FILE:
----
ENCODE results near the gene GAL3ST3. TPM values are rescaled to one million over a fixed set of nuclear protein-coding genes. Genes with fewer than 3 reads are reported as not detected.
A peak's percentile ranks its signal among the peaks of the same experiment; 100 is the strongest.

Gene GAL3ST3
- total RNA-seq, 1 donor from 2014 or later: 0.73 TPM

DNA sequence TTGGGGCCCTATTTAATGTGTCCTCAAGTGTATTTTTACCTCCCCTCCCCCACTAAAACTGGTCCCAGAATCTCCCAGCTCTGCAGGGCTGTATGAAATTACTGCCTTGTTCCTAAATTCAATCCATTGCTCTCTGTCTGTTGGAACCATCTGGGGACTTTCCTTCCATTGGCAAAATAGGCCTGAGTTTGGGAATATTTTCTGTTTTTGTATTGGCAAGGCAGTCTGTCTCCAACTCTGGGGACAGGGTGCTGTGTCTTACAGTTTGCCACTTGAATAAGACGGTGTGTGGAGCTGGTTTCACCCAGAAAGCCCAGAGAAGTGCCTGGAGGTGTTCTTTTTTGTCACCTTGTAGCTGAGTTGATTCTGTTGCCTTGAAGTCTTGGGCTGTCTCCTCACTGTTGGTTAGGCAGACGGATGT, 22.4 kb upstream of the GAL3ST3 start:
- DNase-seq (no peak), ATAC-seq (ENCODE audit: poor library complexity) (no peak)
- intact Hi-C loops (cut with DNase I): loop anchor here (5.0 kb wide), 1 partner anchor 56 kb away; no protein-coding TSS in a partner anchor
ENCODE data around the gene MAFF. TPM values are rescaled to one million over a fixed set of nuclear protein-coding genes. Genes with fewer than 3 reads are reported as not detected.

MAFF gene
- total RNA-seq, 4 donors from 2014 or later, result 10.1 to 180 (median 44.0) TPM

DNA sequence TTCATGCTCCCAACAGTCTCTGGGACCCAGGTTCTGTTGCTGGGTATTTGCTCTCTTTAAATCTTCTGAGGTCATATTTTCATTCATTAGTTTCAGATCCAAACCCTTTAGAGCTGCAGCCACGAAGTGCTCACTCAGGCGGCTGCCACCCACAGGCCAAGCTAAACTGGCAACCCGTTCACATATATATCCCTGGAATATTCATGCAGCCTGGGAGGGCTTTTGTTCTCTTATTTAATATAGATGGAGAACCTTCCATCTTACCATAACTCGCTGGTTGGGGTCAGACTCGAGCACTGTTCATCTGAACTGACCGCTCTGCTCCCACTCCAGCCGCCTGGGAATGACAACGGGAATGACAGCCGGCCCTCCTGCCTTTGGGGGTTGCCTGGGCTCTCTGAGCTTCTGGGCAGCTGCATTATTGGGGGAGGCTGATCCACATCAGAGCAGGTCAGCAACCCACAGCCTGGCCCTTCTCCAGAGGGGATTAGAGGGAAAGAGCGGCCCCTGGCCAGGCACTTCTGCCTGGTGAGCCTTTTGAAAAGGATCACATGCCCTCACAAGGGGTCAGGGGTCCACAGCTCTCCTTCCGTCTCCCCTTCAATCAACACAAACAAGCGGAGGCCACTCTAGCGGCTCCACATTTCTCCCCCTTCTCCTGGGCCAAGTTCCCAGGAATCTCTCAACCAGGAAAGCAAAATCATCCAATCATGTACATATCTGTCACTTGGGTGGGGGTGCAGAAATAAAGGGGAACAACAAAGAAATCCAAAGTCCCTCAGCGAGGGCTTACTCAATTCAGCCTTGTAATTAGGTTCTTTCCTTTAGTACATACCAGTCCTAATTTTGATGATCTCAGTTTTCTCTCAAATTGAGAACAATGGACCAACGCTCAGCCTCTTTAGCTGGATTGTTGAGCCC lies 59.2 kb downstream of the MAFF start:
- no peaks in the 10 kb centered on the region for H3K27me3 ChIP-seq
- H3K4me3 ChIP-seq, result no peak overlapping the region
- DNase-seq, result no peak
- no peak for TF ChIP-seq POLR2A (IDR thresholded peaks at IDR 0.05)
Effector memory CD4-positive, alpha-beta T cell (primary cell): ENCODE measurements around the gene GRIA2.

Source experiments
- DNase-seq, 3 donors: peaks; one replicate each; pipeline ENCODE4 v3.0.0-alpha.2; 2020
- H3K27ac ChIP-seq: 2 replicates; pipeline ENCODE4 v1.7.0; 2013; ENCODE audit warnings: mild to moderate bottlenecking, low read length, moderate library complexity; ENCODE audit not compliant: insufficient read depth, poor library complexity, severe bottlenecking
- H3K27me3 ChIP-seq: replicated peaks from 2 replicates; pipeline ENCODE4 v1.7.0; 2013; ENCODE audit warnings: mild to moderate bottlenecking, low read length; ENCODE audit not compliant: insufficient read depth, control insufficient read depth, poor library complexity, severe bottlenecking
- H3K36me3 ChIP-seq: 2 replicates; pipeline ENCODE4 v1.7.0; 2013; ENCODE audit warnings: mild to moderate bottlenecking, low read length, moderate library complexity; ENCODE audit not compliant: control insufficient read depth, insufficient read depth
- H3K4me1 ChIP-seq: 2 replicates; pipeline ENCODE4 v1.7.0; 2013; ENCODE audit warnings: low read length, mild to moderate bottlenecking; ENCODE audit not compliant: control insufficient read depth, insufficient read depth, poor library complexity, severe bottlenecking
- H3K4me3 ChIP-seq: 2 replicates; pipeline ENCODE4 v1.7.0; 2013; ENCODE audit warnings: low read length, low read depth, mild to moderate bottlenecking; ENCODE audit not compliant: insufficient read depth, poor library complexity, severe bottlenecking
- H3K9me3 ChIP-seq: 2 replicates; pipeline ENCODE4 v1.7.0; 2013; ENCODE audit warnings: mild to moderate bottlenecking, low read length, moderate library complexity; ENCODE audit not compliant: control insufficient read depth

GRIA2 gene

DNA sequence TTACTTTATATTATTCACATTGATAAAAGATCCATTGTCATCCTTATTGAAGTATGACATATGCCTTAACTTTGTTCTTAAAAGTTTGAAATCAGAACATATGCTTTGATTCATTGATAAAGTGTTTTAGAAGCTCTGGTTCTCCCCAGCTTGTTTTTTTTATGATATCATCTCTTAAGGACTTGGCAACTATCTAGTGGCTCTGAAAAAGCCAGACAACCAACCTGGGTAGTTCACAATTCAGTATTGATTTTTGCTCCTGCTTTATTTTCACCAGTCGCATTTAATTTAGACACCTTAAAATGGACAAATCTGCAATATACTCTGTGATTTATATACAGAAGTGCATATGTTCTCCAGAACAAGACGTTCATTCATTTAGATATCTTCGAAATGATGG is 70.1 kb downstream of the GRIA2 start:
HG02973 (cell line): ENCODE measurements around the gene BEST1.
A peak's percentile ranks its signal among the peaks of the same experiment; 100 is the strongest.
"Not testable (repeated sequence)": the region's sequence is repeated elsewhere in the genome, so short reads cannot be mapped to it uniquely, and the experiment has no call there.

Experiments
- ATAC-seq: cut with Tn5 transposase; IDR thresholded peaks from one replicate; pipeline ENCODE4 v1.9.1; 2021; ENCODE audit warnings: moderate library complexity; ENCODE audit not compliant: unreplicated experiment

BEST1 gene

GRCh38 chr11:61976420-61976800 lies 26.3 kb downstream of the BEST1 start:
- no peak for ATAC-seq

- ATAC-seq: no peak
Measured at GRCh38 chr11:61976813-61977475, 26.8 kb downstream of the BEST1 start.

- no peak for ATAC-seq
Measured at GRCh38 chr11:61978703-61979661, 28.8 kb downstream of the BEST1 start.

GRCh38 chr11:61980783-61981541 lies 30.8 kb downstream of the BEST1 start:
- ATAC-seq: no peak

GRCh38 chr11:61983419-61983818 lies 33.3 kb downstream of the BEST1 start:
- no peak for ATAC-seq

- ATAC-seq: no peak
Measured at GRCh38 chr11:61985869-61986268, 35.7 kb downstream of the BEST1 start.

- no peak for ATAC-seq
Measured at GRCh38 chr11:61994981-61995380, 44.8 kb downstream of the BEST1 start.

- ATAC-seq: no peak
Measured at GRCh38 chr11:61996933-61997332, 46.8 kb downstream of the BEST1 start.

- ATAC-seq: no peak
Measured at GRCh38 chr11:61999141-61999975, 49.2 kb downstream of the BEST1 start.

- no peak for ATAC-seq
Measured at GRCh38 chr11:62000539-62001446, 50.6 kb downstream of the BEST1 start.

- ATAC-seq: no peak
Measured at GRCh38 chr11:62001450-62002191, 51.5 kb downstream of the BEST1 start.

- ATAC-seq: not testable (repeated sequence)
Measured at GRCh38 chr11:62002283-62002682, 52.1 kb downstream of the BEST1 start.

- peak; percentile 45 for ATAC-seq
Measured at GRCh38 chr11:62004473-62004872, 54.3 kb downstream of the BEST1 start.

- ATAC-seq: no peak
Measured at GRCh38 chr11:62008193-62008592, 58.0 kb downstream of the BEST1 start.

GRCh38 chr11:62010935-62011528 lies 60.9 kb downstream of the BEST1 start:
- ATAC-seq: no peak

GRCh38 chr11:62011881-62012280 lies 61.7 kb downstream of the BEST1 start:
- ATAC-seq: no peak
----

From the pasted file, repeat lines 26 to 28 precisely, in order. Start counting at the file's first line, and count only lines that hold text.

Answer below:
DNA sequence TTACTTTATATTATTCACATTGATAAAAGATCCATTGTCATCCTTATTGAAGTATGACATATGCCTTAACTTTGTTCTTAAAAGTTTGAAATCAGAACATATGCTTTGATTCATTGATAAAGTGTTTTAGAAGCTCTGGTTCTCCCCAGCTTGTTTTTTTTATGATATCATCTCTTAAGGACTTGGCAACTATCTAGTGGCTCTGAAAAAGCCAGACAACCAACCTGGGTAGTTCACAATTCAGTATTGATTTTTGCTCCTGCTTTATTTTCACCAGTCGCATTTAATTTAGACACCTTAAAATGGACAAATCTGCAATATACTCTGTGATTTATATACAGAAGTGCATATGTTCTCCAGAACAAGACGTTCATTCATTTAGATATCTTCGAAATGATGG is 70.1 kb downstream of the GRIA2 start:
HG02973 (cell line): ENCODE measurements around the gene BEST1.
A peak's percentile ranks its signal among the peaks of the same experiment; 100 is the strongest.